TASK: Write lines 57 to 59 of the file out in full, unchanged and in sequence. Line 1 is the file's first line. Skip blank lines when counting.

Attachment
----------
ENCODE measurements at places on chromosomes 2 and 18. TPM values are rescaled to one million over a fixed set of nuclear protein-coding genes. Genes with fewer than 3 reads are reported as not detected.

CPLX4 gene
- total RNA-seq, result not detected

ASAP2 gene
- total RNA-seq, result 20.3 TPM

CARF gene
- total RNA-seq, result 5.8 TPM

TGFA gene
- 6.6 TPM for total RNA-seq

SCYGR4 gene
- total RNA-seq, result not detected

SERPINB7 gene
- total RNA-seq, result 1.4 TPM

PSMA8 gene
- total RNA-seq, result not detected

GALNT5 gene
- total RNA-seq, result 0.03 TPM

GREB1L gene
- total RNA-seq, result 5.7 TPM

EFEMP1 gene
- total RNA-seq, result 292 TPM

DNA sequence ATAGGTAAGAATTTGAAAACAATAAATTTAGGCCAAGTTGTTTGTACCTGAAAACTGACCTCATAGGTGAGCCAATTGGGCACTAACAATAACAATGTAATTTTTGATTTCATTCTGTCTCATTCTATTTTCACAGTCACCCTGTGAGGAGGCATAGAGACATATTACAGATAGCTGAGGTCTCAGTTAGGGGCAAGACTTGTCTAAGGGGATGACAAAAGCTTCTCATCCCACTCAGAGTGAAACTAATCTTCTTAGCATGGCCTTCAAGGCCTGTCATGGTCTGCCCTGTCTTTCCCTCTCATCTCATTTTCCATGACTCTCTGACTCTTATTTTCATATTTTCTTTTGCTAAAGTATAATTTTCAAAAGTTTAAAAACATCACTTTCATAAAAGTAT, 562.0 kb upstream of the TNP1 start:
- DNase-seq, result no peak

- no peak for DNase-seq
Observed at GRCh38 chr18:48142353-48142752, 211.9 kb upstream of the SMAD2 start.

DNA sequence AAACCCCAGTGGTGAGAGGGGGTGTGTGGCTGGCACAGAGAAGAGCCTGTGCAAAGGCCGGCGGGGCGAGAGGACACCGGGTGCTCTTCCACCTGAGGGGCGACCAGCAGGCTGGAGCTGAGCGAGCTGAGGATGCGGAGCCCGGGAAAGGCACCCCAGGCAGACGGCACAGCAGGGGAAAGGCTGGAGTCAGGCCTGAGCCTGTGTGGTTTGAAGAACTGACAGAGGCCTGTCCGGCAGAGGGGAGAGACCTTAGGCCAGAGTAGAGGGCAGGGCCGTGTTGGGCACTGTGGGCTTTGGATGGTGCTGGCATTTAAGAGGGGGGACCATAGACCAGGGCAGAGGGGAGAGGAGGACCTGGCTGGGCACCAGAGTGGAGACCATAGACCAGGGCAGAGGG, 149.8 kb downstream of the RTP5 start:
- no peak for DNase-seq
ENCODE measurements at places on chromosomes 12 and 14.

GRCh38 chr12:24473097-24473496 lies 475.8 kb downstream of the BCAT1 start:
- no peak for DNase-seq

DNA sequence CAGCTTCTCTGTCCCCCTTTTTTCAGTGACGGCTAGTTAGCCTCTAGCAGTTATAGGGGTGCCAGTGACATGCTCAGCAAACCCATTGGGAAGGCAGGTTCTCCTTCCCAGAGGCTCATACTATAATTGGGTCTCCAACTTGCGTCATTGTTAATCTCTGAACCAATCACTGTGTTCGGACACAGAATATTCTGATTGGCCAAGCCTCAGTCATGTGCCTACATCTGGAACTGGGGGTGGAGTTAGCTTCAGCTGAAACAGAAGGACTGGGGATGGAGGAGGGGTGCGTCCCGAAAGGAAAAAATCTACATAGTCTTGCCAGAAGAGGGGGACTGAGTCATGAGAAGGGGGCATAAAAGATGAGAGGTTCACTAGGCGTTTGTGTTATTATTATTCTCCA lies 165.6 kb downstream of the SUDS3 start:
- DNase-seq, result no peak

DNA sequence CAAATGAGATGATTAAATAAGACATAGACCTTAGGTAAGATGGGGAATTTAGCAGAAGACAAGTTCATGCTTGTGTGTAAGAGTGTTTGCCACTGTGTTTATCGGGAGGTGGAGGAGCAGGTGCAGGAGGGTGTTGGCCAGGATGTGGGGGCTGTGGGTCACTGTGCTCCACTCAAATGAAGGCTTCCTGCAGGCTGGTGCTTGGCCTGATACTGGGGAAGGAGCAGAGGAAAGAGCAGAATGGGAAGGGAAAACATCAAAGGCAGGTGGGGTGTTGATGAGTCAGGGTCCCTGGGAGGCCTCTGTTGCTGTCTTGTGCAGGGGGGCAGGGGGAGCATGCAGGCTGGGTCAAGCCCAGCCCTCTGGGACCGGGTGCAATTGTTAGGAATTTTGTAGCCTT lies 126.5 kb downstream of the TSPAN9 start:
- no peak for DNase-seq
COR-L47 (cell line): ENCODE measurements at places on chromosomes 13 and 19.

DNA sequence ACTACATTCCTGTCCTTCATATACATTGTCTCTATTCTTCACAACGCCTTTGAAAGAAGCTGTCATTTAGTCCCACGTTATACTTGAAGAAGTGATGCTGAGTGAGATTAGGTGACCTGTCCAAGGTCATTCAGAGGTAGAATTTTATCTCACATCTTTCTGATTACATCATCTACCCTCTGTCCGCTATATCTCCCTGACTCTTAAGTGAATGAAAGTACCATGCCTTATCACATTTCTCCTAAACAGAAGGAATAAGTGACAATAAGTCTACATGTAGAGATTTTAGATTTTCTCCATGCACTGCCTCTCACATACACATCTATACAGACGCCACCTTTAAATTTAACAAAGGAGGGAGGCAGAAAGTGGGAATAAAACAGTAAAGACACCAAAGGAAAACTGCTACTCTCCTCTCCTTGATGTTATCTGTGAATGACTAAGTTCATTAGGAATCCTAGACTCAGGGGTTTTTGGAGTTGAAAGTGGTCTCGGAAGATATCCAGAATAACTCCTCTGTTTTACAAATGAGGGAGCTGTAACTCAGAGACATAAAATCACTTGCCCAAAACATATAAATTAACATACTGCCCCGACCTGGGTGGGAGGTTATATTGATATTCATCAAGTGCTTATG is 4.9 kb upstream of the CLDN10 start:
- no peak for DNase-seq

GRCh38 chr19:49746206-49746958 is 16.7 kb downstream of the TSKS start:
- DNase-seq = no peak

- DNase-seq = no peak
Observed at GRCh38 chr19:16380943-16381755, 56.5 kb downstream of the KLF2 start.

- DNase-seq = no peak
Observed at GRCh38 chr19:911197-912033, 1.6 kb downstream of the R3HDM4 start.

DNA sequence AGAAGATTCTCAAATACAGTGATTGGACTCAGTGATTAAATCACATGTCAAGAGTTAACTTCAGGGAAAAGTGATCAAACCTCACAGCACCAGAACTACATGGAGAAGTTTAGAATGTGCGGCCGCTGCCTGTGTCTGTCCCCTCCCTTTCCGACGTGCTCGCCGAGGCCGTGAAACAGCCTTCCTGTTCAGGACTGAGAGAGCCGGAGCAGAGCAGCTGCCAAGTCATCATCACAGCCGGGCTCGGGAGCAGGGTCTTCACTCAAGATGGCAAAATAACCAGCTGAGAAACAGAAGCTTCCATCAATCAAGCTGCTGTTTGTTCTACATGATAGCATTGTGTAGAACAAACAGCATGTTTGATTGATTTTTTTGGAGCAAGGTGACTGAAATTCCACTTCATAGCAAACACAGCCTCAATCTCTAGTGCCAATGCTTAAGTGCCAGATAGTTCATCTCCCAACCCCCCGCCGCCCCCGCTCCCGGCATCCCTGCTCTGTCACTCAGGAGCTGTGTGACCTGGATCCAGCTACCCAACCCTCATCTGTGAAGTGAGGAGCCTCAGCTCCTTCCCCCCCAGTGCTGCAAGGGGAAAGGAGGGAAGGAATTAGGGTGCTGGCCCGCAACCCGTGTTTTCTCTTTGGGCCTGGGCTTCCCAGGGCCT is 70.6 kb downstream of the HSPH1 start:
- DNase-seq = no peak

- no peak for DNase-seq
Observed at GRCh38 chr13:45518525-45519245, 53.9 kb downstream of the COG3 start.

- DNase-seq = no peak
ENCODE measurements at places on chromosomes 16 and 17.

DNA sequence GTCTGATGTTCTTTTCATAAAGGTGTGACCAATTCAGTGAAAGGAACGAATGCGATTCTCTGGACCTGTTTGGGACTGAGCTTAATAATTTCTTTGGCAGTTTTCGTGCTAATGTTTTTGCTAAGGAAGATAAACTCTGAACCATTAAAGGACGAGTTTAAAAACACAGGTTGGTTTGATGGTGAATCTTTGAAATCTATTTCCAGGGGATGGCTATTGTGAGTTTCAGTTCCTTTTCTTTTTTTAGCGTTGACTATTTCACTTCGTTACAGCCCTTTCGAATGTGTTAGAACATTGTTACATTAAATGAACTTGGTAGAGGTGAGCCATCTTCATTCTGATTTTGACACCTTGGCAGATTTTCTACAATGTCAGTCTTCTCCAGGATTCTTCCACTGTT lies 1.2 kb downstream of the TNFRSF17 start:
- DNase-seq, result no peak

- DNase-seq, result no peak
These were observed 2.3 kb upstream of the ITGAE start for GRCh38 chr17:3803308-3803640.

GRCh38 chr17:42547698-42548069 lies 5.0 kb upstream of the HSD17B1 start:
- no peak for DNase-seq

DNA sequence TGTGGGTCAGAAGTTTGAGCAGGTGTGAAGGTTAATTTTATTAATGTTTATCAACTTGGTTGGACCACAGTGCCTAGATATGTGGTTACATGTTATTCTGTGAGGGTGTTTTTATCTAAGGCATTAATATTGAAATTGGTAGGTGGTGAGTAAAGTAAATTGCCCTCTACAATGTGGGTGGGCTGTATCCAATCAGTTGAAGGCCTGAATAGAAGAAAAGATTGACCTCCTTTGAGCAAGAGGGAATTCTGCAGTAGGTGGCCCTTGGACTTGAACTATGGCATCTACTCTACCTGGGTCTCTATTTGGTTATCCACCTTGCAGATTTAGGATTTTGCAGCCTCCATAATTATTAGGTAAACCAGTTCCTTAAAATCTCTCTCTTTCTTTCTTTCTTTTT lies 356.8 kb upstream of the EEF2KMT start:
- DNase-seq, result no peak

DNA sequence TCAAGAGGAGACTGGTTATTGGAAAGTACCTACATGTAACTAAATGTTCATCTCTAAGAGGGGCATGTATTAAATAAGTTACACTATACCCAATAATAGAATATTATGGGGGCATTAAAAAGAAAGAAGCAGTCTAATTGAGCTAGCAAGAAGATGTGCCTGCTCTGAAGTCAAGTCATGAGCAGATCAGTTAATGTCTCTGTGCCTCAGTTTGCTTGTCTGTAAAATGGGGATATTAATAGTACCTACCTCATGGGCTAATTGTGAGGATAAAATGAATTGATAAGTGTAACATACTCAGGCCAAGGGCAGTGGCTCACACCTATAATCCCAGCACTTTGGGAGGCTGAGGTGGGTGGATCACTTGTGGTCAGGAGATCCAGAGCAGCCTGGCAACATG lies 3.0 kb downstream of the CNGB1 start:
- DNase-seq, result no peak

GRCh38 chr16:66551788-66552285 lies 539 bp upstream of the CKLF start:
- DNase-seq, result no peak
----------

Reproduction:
- DNase-seq, result no peak

DNA sequence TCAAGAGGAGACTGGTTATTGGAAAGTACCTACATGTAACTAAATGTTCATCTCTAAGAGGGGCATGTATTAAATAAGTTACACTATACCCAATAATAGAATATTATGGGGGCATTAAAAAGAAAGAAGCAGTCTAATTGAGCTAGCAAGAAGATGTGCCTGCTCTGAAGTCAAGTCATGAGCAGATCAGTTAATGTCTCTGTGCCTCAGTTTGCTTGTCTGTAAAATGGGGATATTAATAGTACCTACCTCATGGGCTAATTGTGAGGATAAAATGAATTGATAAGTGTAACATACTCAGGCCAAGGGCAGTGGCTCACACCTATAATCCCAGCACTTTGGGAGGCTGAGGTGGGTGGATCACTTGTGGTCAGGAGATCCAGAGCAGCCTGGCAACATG lies 3.0 kb downstream of the CNGB1 start:
- DNase-seq, result no peak